Pardon me if I indulge myself in a small act of self-torture, or, if you prefer, a brief moment of masochism, courtesy of an inspired imagination. It goes like this. I’m sitting in my easy chair at home, happily listening to music when, quite unexpectedly, someone rings the doorbell. After opening the front door, I find a stern-faced stranger who hands me a letter and, without a word, leaves. He’s not our postman, I know, because no postman ever drove a black limousine, so I’m somewhat befuddled as to what he’s doing and who he thinks he is.
Naturally, I must open the letter, which, after all, is addressed to me. What I read stuns me as bizarre and, after I catch my breath, offensive. A man whose name I don’t remember and who was, if and when I actually knew him, not a man at all but an adolescent—so says the letter—has charged me with assault and battery. Sometime in high school, as the letter recites the event, I hit him for some reason or another—very hard he claims, so hard that he never forgot it and lived in fear of everyone he encountered for a period of “years” (the actual term is unspecified).
Now, I had to think this over. In my teens, I was not a brawler, but I’ll acknowledge that I may have scuffled with someone, somewhere, sometime, once or twice. Such things happened to me and others I knew rarely and unexpectedly; they didn’t even rise to the level of an arranged schoolyard duel d’honneur with fisticuffs. But that’s the difficulty with the strange letter. It doesn’t say when the “assault” occurred; it’s mum on the matter of time and place.
Today, at an age that, alas, qualifies me as a “senior,” faces and localities from the distant past tend to get jumbled together in memory. If I have a chance to compare notes about the past with a friend from my high-school years, the things I’m convinced happened a certain way receive a different interpretation in his memory. A distance of fifty years, even from events we think we remember well, is no joke.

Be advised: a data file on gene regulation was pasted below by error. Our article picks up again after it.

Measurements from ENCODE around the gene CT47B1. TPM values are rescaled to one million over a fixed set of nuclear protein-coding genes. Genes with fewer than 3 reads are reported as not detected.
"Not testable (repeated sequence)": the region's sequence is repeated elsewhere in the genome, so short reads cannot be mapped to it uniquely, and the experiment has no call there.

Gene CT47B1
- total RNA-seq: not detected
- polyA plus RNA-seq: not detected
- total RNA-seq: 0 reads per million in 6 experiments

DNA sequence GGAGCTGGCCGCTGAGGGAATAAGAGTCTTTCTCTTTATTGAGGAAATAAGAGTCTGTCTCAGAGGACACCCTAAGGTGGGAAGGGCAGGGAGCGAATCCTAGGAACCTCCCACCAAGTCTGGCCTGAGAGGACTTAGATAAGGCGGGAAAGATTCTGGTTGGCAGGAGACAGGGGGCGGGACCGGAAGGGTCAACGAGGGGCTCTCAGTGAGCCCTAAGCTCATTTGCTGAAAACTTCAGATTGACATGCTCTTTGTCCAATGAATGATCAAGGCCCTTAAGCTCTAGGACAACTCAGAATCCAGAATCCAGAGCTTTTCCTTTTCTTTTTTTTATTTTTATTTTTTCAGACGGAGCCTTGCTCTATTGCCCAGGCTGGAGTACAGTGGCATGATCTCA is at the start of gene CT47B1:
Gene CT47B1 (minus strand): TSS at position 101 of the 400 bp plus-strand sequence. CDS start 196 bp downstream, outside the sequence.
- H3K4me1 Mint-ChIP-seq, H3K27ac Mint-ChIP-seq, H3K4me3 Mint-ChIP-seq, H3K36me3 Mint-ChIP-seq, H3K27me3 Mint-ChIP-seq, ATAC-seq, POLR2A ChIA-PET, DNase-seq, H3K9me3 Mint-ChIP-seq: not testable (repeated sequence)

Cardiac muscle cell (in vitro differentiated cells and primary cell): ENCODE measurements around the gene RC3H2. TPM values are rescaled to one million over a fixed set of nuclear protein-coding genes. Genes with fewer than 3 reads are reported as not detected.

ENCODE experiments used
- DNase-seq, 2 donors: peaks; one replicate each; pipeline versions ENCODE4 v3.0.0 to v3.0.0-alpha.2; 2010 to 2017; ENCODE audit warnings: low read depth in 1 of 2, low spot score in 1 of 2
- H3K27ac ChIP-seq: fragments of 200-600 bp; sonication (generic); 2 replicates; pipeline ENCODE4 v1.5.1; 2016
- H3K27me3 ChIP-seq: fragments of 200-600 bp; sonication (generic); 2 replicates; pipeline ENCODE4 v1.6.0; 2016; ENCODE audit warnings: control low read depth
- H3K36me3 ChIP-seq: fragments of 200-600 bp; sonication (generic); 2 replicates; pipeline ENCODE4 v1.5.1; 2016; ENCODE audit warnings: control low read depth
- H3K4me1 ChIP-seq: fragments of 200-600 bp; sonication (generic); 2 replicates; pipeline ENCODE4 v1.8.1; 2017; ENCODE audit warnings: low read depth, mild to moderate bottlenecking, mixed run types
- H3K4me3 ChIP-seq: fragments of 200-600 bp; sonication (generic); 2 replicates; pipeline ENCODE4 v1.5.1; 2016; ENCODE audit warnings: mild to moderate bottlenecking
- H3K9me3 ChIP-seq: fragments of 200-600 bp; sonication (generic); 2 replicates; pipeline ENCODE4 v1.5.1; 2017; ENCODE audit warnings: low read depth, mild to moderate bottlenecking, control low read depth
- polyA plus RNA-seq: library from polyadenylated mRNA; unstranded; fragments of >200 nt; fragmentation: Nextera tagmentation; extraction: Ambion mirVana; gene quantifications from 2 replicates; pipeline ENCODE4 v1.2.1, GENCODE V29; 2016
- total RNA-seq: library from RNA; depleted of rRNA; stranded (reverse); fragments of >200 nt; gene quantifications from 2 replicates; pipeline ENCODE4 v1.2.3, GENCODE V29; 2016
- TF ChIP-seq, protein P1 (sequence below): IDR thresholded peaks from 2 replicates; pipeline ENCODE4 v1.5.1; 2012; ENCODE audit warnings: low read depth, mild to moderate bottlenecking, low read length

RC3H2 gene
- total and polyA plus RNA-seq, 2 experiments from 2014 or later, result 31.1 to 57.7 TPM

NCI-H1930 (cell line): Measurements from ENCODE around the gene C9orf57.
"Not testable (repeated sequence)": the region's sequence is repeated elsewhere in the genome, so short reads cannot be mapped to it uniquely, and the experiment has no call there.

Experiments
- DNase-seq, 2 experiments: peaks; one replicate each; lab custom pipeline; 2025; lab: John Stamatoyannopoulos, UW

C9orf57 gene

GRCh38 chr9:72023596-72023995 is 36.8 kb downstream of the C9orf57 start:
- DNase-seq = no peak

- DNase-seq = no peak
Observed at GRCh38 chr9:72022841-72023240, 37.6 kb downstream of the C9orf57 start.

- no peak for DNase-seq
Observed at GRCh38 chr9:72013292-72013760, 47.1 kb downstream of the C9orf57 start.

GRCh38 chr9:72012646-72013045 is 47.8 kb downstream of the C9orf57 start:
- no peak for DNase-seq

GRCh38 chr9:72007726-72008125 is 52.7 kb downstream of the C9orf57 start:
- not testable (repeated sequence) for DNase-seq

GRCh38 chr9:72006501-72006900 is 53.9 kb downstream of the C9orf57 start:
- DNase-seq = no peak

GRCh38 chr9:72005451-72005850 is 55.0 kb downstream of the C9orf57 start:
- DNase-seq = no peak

And this letter mentions, in terms one would charitably call vague, something I don’t recall that apparently ruined the life of someone whose name (John Smith, as it happens) draws a blank. Smith’s allegations, if “proven,” might destroy my academic career. The word “bully” stood out in the letter—bold type, mind you—on a number of occasions, and you can guess the inevitable effect of that charge in today’s climate. And no matter how much I rack my brains, I can’t recall John Smith, assaulted or not.
Now, if this little tale were not a playful act of imagination, cool and prudent friends would soothe me with words of wisdom. The event behind the charge took place so long ago it isn’t likely anybody will recall what really happened. And, as the good Lord Himself knows, adolescent crimes and misdemeanors are usually judged by a vastly different standard from those of adults.
Anyhow, the letter very likely constitutes nothing but a practical joke or, at worst, a cruel prank. If I don’t recollect even knowing John Smith, and if John Smith or his parents didn’t file charges decades ago against me or anybody else, then there’s really no assault and nothing to worry about. Reasonable men understand that legal process if it’s genuine, requires evidence, and credible witnesses.